Five Cystic Fibrosis Questions for Vertex Pharma

CAMBRIDGE, Mass. ( TheStreet) -- Deutsche Bank Securities biotech analyst Robyn Karnauskas says Vertex Pharmaceuticals ( VRTX) needs to come up with good answers to five key questions about its VX-809/Kalydeco cystic fibrosis therapy to boost investor confidence in the program as it moves into a phase III study early next year.

Detailed and final data from the phase II study of VX-809/Kalydeco will be presented Thursday at 11:40 am EDT at the 2012 North American Cystic Fibrosis (NACF) conference.

Here are Karnauskas' five key questions:

1. Was there a dose-response trend with the lower doses of VX-809 (200 mg and 400 mg) not reported in June?

Vertex has previously disclosed the 200 mg and 400 mg doses of VX-809 reported statistically significant improvements in lung function compared to placebo although those improvements were lower than what was observed in the highest, 600 mg dose of VX-809 studied in the phase II trial. At the 600 mg dose, lung function improvement as measured by FEV1 was 6.1% within group and 8.6% relative to placebo.

"We would like to see a dose response and a reasonable relationship between all three doses on FEV1% response," writes Karnauskas.

2. Did huge outliers drive the FEV1 benefit in the 600 mg dose arm that will be studied in phase III?

In June, Vertex disclosed that 55% of responders in the VX-809 600 mg arm had an FEV1 (lung function) improvement of more than 5%, while 25% of responders have an FEV1 improvement of more than 10%.

Among the slides presented Thursday should be a waterfall plot depicting the FEV1 lung function improvements for each patient treated with VX-809 600 mg or a placebo.

Investors will be comforted if the waterfall plot shows consistent efficacy for VX-809 across most patients. What the Street doesn't want to see are a small handful of outliers or "super responders" driving most of the lung function improvements, says Karnauskas.

3. Was the sweat chloride change at 200 mg and 400 mg statistically significant?

Reduction in sweat chloride is a laboratory marker for improved CFTR protein function (missing or malfunctioning CFTR proteins causes cystic fibrosis) and is a co-primary endpoint of the phase II study.

Conventional wisdom held that if drugs like VX-809 and Kalydeco are working as designed, a direct correlation between reduced sweat chloride levels and improvements in lung function should be evident. That was the case for Kalydeco monotherapy in cystic fibrosis patients with the G551D mutation.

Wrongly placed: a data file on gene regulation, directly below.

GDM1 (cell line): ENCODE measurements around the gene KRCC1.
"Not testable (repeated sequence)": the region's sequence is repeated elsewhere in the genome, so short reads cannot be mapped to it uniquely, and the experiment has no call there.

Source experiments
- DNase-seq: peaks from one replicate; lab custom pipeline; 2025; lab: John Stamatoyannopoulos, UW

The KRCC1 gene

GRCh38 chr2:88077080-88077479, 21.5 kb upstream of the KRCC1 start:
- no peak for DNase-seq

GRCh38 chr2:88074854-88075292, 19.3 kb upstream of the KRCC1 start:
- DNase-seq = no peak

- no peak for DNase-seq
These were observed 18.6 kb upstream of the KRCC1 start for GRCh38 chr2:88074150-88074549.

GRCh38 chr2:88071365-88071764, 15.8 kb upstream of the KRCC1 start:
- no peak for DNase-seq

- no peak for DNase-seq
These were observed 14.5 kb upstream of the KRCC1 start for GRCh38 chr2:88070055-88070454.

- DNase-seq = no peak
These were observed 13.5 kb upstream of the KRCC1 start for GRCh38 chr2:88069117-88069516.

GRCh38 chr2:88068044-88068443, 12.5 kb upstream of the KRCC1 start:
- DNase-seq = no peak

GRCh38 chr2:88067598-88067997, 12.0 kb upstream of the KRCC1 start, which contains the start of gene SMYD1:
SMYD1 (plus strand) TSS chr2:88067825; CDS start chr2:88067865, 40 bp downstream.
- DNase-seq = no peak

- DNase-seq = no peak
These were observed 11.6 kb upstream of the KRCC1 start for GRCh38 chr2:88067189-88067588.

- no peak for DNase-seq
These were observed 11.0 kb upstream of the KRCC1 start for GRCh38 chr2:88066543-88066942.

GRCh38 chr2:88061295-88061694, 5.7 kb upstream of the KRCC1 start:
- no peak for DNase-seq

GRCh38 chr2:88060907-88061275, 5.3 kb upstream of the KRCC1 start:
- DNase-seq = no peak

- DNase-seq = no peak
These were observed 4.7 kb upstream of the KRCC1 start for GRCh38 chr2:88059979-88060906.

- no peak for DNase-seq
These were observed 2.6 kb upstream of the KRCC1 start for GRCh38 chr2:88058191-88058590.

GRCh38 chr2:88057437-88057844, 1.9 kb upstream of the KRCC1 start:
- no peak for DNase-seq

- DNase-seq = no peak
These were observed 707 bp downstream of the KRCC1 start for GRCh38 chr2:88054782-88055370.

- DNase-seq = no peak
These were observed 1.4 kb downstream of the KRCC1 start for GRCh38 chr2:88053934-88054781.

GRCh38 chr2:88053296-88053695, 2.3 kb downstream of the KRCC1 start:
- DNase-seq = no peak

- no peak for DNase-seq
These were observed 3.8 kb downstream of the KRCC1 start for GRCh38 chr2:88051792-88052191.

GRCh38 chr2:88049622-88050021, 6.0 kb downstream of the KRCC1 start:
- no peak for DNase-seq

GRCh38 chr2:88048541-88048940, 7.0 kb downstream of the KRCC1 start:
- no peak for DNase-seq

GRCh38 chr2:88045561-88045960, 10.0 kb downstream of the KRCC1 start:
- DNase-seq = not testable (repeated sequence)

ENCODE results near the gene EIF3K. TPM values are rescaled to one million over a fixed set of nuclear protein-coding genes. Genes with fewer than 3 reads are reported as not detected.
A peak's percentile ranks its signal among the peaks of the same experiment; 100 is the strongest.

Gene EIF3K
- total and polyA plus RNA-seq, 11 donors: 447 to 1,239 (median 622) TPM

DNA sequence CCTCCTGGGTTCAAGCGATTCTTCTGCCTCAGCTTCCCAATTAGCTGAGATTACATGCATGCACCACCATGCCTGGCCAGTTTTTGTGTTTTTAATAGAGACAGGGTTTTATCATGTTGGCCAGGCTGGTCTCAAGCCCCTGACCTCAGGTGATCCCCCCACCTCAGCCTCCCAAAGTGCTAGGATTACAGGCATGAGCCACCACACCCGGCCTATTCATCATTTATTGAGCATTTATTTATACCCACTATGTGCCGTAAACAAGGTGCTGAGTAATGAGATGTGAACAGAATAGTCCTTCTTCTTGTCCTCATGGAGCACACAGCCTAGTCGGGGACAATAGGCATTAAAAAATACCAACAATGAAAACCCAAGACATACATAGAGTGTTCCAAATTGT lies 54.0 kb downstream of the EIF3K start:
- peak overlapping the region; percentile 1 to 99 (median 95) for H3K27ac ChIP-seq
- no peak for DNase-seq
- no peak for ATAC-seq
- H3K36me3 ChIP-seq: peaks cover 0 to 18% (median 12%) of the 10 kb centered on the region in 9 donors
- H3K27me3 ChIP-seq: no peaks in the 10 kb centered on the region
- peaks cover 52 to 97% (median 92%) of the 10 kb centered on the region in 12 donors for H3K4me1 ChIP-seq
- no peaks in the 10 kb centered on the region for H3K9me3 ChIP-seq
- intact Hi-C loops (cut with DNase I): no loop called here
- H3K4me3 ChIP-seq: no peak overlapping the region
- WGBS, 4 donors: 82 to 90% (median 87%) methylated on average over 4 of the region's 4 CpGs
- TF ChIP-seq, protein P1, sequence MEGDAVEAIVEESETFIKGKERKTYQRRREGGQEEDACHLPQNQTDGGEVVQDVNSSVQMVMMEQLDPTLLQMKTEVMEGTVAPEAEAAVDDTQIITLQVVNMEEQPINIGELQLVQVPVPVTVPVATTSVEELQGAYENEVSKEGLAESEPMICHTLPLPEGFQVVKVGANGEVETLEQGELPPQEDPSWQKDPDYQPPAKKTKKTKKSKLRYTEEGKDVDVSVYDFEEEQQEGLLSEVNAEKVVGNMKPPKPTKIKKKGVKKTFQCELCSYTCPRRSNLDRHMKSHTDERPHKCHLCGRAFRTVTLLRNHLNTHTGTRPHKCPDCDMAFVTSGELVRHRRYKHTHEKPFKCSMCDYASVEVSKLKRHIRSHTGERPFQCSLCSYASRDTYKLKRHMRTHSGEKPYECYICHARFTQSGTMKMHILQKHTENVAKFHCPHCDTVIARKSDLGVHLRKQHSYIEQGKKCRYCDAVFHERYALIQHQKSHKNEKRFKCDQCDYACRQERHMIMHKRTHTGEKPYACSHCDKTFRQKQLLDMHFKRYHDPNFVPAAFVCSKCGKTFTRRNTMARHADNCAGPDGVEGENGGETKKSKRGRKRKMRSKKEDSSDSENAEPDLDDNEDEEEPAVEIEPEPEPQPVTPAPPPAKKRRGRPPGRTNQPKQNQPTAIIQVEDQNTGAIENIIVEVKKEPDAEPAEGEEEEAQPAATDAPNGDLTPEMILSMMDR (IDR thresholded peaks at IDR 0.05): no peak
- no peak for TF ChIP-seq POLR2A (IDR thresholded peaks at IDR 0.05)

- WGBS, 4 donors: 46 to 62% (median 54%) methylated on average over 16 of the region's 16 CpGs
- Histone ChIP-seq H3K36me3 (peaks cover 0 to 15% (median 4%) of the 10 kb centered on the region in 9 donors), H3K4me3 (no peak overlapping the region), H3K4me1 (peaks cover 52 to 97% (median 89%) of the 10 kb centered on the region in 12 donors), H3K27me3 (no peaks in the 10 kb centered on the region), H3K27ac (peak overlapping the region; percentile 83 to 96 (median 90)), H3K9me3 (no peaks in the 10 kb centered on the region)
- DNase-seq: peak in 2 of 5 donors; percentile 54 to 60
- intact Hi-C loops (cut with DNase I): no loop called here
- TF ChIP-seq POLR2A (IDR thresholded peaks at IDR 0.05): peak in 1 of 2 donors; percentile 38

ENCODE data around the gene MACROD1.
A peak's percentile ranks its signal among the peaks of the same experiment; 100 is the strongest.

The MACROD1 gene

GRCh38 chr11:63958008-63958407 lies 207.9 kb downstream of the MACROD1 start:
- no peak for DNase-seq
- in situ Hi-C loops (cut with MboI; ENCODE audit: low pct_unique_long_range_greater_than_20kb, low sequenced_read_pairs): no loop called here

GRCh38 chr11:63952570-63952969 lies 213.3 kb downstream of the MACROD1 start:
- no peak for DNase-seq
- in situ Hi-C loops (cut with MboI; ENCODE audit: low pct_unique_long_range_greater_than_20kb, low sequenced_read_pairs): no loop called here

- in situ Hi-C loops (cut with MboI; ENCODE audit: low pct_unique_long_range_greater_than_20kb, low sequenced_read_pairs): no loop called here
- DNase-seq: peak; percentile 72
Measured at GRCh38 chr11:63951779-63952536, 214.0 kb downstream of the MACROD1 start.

Not so with the VX-809/Kalydeco combination, as far as we know. To date, Vertex has told us that the sweat chloride was reduced in patients treated with the 600 mg dose of VX-809 but it was not statistically significant relative to placebo. Vertex has downplayed the significance of this endpoint "miss," arguing that little is known about the actual correlation between sweat chloride and lung function improvement.

At the conference on Thursday, investors will be looking for more data on sweat chloride in the 200 mg and 400 mg VX-809 groups to see if there is any dose response.

4. Why did VX-809 as a monotherapy do worse than placebo? What activity does VX-809 have in the first place?

These are great questions from Karnauskas because they highlight one of the weirder data points from the phase II study. During the first 28 days of the study, the lung function of patients treated with VX-809 declined more than patients treated with a placebo. It was only in the second half of the study when VX-809 was combined with Kalydeco that lung function rebounded and eventually showed a numerical improvement. Placebo patient lung function continued to decline throughout the 56 days of the study.

Vertex insists that VX-809 and Kalydeco are synergistic and the company has committed to studying the combination in the phase III study? But the reasons for VX-809 monotherapy performing worse than placebo have not been explained.

5. What were the baseline values for the patients in the study?

"We know very little about the baseline characteristics of the population studied," says Karnauskas. "We will be looking at baseline FEV1 and sweat chloride levels. Our doc checks say that mild CF disease is harder to show a benefit."

Generally, Deutsche Bank's Karnauskas believes Thursday's VX-809/Kalydeco data presentation will raise investor confidence in Vertex's cystic fibrosis program, including the phase III study expected to start in early 2013.

"We believe the stock is currently reflecting an approximate 55% probability of success in this population. We assume a 75% probability of success by year-end 2013, which we think is fair for a phase II asset. The fair value of Vertex on phase III success is approximately $94 per share," she writes.

Vertex shares were up 1% to $59.16 in early Tuesday trading.

-- Reported by Adam Feuerstein in Boston.

Adam Feuerstein writes regularly for TheStreet. In keeping with company editorial policy, he doesn't own or short individual stocks, although he owns stock in TheStreet. He also doesn't invest in hedge funds or other private investment partnerships. Feuerstein appreciates your feedback; click here to send him an email.

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